Is a Patent Worth its Cost?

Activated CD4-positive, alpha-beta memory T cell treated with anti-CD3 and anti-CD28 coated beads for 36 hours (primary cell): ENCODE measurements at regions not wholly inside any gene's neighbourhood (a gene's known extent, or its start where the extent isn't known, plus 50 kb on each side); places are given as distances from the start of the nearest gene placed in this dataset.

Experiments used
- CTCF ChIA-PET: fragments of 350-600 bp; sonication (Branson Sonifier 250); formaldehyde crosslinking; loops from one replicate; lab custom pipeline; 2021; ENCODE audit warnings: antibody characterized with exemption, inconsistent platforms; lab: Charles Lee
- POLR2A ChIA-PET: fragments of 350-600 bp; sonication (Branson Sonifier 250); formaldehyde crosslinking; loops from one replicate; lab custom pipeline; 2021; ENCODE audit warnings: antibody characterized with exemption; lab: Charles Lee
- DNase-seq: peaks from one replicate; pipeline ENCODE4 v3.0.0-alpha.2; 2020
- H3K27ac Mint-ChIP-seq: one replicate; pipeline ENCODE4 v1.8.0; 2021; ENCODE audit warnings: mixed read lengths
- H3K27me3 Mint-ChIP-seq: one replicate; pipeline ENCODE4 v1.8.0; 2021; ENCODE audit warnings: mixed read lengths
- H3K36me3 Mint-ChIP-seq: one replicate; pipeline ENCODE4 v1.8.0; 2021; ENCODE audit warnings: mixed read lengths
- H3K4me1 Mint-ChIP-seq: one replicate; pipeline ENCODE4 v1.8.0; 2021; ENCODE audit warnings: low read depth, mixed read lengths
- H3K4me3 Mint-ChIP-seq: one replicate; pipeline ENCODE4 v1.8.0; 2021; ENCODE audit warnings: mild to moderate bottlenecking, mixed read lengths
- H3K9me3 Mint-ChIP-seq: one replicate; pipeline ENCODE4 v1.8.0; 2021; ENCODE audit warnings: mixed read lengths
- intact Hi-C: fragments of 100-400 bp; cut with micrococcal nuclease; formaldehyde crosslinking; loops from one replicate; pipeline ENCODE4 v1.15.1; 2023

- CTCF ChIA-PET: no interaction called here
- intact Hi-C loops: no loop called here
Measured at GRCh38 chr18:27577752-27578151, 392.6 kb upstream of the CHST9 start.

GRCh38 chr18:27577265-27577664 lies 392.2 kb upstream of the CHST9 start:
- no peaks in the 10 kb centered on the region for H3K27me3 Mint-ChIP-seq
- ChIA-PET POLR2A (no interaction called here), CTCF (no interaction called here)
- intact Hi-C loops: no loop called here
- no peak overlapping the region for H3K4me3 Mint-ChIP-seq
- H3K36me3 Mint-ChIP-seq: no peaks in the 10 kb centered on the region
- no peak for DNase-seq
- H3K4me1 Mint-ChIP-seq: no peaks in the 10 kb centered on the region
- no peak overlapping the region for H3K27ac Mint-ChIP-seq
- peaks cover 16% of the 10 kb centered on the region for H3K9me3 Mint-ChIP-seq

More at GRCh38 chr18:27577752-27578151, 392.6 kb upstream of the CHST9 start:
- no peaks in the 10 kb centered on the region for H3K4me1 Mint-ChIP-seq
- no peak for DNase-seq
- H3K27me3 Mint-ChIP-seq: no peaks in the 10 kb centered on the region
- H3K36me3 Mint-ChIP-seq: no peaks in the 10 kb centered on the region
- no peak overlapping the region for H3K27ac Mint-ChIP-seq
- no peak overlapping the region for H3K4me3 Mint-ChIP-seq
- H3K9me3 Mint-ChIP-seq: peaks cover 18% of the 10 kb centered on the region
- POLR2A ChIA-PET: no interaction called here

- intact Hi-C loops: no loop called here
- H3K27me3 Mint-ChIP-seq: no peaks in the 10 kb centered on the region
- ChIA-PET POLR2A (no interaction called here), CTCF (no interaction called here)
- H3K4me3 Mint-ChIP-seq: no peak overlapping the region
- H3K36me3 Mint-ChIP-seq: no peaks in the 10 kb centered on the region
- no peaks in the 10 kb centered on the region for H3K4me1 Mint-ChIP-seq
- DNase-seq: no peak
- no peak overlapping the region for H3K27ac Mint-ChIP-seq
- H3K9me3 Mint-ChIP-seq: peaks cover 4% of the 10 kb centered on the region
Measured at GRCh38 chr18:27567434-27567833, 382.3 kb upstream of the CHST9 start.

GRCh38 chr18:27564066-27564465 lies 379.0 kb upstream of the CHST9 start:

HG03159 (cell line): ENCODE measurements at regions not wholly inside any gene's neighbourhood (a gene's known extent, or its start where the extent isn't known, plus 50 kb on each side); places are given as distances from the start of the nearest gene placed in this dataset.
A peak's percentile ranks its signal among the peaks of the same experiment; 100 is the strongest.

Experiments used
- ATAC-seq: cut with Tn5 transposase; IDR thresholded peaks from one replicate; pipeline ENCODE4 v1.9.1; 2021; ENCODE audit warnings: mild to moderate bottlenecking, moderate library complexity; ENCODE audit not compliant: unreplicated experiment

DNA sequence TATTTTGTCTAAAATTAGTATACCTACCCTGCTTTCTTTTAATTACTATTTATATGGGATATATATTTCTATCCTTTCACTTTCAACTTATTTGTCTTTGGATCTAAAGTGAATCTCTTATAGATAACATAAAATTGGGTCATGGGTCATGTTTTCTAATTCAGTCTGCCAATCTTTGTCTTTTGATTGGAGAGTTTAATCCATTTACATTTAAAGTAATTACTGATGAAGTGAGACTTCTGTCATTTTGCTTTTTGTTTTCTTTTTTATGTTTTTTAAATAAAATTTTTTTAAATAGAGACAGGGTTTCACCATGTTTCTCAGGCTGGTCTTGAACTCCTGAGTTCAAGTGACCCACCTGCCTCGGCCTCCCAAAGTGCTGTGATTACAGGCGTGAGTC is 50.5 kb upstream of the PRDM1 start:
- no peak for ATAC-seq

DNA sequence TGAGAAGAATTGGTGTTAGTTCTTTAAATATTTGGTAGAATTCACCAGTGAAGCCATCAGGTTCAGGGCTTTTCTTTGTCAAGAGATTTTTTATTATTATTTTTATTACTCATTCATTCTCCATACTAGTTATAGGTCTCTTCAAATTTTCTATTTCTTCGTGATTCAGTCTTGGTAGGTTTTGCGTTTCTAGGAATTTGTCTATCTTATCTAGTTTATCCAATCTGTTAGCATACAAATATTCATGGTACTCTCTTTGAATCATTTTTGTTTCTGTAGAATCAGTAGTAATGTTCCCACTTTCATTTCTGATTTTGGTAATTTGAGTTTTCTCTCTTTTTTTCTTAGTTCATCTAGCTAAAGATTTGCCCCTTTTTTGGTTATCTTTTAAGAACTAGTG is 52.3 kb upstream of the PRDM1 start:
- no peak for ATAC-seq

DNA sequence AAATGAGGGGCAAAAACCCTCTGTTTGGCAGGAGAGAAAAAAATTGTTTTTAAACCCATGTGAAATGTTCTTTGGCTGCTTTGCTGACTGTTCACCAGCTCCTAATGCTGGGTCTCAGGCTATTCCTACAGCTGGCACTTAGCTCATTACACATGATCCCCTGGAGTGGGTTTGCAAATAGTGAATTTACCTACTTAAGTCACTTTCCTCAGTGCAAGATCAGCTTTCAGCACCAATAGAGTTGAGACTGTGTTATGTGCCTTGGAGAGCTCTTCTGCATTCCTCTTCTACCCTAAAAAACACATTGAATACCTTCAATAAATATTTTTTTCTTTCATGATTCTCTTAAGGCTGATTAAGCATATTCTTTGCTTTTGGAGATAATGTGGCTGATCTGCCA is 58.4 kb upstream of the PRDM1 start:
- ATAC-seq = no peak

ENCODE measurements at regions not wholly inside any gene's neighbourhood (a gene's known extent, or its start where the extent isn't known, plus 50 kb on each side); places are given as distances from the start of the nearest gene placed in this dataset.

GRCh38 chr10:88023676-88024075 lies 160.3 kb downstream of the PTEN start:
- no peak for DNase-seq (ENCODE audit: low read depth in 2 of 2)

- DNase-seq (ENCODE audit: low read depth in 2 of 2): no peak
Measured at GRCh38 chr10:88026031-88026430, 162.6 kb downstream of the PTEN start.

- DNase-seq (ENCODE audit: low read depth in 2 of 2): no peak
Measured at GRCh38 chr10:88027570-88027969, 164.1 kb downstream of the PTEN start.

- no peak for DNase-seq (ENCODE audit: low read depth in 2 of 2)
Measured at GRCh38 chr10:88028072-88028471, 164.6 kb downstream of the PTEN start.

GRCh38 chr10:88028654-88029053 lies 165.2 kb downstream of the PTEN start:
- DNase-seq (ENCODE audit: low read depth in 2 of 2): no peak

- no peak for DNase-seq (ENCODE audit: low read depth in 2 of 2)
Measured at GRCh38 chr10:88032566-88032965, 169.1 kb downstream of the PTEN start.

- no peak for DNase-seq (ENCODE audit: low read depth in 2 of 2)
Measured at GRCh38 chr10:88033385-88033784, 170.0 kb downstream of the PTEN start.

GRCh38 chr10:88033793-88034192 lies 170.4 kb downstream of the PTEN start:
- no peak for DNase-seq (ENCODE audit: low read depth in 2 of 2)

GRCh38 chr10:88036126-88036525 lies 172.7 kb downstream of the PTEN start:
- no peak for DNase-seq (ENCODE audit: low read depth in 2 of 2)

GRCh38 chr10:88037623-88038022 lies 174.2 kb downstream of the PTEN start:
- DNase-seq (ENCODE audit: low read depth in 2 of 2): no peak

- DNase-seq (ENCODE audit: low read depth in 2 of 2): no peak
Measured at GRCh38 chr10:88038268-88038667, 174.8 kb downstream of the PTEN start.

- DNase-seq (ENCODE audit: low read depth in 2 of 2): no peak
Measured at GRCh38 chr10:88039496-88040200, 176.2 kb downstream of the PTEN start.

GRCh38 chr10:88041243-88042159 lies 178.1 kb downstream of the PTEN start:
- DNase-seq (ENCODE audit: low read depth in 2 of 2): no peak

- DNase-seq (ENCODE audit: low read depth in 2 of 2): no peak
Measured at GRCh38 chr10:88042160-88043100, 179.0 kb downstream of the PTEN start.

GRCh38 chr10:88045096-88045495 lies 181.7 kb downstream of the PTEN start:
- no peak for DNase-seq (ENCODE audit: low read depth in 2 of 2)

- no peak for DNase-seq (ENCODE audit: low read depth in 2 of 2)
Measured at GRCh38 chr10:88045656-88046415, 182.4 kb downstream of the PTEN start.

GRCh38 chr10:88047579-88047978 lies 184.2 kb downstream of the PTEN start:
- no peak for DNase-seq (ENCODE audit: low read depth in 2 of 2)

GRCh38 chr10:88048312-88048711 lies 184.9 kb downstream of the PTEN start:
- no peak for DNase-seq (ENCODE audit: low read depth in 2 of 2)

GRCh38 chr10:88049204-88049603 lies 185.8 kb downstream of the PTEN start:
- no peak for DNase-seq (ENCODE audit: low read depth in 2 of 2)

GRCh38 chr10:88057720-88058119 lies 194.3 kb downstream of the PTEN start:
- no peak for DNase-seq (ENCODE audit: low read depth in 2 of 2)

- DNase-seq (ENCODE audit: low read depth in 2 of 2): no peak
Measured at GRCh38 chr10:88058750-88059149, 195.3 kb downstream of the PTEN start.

The patent process is revered as an important process for any inventor to go through. It helps to secure the rights of an idea, providing inventors with the rights that they need to protect their ideas. Patents can stop individuals or companies from marketing, manufacturing, and creating materials that match the description of the patent. It is important for some inventors to take a step back and weigh the monetary and non-monetary costs of getting a patent. There are positives and negatives that prove that a patent may not always be the right decision. As far as money is concerned, patents are overwhelmingly expensive. The overall costs of patents, including government fees and attorney fees, can range from $5,000 to over $15,000. Those who have the most basic forms of an invention can still expect to pay thousands of dollars to secure the rights to that invention. It is possible for an individual to avoid attorney fees, drastically reducing the cost of the patent. With that being said, those who apply on their own often miss important aspects or descriptions that render the patent worthless. As far as non-monetary costs are concerned, patents stifle innovation in the marketplace. There are plenty of patents for inventions that will never see the light of day; these individuals came up with an idea but failed to secure funding or marketing for the product. Businesses that have the abilities to bring the invention to life are halted because the patent prevents them from creating the product. What is the cost of a patent? In terms of money, a patent is incredibly expensive, but a logical choice for companies and businesses that can afford to pay thousands of dollars in costs. Those who do not have this type of funding may be preventing innovation in their marketplace without realizing the damage they cause. In terms of the overall good, patents can halt creativity for 20 years. It is important to understand these various aspects of the worth of a patent. It is also important for inventors to understand that if they plan on pushing their invention through to production, a patent is necessary. It is the only way to protect product rights. While it may be costly, patents are often worth that cost. Provisional Patent Help?